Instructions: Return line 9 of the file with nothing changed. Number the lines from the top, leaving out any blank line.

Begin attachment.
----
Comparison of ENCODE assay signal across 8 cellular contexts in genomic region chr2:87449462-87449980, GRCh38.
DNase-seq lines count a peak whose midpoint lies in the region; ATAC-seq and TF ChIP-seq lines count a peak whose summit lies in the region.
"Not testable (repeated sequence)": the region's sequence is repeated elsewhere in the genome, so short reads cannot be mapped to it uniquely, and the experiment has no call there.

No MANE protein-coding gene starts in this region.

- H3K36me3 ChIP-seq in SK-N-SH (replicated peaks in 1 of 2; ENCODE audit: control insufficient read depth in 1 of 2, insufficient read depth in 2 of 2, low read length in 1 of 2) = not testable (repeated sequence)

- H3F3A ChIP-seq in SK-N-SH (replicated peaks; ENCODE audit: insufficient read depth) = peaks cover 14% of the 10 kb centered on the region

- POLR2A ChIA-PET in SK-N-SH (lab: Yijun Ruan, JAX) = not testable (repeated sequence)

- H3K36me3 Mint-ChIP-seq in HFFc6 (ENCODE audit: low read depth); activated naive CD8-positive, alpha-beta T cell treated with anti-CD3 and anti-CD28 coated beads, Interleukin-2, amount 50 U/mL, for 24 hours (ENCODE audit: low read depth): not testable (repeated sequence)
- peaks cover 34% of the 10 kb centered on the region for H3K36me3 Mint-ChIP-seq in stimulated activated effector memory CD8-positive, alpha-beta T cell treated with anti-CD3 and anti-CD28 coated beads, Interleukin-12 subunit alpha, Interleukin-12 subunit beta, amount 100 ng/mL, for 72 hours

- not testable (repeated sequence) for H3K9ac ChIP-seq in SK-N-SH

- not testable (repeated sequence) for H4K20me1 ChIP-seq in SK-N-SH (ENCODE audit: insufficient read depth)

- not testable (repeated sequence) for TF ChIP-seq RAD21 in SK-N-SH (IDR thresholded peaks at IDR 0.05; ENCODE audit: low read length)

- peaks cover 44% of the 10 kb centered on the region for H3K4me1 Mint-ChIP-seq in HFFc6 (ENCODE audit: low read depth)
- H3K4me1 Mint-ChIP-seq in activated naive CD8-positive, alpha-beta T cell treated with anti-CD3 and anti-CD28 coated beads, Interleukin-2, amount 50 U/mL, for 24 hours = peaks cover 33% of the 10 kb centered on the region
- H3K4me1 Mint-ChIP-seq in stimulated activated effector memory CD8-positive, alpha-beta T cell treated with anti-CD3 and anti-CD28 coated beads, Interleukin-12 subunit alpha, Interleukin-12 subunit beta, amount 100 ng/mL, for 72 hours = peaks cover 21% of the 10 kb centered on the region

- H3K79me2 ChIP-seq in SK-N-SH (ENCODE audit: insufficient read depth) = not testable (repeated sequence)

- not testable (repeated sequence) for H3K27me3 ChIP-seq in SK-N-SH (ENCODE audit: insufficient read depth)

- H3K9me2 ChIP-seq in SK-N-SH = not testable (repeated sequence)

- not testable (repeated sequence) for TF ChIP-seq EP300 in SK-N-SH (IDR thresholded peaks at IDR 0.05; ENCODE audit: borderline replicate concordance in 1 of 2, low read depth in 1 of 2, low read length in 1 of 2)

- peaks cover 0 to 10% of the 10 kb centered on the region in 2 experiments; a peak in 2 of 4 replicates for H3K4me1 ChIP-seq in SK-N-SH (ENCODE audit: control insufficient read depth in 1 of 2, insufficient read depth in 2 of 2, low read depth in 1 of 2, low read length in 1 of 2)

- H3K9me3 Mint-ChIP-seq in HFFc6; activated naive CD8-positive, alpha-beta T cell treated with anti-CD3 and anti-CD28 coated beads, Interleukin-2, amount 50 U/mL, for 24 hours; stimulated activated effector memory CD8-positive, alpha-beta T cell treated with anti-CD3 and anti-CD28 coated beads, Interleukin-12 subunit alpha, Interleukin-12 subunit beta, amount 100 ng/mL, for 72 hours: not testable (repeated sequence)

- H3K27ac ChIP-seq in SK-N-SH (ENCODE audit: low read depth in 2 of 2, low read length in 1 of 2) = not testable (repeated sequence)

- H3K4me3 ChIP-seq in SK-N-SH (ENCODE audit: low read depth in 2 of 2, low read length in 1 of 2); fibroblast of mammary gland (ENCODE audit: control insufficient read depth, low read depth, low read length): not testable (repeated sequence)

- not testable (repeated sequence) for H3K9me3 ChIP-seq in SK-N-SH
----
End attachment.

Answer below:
- peaks cover 34% of the 10 kb centered on the region for H3K36me3 Mint-ChIP-seq in stimulated activated effector memory CD8-positive, alpha-beta T cell treated with anti-CD3 and anti-CD28 coated beads, Interleukin-12 subunit alpha, Interleukin-12 subunit beta, amount 100 ng/mL, for 72 hours